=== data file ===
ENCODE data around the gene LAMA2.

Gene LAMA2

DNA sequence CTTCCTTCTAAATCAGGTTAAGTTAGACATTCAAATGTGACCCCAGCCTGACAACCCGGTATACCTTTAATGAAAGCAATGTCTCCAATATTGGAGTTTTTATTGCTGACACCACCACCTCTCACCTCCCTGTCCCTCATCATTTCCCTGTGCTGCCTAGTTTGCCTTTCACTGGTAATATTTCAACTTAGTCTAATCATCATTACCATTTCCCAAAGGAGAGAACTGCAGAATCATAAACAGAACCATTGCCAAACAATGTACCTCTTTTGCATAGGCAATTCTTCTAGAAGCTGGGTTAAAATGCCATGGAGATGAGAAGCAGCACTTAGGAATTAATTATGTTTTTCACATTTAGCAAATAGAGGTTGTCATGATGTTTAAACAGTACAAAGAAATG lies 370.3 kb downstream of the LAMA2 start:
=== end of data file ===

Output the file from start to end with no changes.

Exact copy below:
ENCODE data around the gene LAMA2.

Gene LAMA2

DNA sequence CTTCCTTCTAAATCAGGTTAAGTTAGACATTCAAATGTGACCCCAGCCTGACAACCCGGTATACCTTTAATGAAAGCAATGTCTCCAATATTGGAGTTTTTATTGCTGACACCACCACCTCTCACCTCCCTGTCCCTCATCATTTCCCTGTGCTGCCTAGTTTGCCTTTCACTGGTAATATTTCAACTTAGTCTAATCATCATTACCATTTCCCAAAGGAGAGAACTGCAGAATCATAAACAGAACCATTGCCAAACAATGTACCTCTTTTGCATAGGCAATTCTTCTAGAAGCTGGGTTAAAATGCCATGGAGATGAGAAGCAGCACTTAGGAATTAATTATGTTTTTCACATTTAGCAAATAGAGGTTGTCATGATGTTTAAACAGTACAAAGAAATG lies 370.3 kb downstream of the LAMA2 start: